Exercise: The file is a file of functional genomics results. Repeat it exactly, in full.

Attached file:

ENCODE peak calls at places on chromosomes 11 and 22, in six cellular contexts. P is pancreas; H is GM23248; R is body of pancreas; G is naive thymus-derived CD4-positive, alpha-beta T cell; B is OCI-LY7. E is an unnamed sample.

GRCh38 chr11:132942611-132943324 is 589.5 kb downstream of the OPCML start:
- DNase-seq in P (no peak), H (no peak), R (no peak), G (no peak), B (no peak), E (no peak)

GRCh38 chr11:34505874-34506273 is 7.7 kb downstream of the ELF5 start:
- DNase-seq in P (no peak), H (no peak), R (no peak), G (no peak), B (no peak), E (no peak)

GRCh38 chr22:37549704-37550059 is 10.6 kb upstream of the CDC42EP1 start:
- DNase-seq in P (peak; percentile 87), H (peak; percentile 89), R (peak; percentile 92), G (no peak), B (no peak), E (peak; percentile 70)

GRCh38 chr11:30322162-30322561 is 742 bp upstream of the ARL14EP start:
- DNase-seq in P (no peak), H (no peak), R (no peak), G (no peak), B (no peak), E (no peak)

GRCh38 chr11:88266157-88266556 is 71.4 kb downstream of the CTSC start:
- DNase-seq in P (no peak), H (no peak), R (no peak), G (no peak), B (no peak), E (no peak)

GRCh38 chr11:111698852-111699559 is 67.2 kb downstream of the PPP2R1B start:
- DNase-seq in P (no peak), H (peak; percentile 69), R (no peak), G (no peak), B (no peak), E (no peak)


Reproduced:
ENCODE peak calls at places on chromosomes 11 and 22, in six cellular contexts. P is pancreas; H is GM23248; R is body of pancreas; G is naive thymus-derived CD4-positive, alpha-beta T cell; B is OCI-LY7. E is an unnamed sample.

GRCh38 chr11:132942611-132943324 is 589.5 kb downstream of the OPCML start:
- DNase-seq in P (no peak), H (no peak), R (no peak), G (no peak), B (no peak), E (no peak)

GRCh38 chr11:34505874-34506273 is 7.7 kb downstream of the ELF5 start:
- DNase-seq in P (no peak), H (no peak), R (no peak), G (no peak), B (no peak), E (no peak)

GRCh38 chr22:37549704-37550059 is 10.6 kb upstream of the CDC42EP1 start:
- DNase-seq in P (peak; percentile 87), H (peak; percentile 89), R (peak; percentile 92), G (no peak), B (no peak), E (peak; percentile 70)

GRCh38 chr11:30322162-30322561 is 742 bp upstream of the ARL14EP start:
- DNase-seq in P (no peak), H (no peak), R (no peak), G (no peak), B (no peak), E (no peak)

GRCh38 chr11:88266157-88266556 is 71.4 kb downstream of the CTSC start:
- DNase-seq in P (no peak), H (no peak), R (no peak), G (no peak), B (no peak), E (no peak)

GRCh38 chr11:111698852-111699559 is 67.2 kb downstream of the PPP2R1B start:
- DNase-seq in P (no peak), H (peak; percentile 69), R (no peak), G (no peak), B (no peak), E (no peak)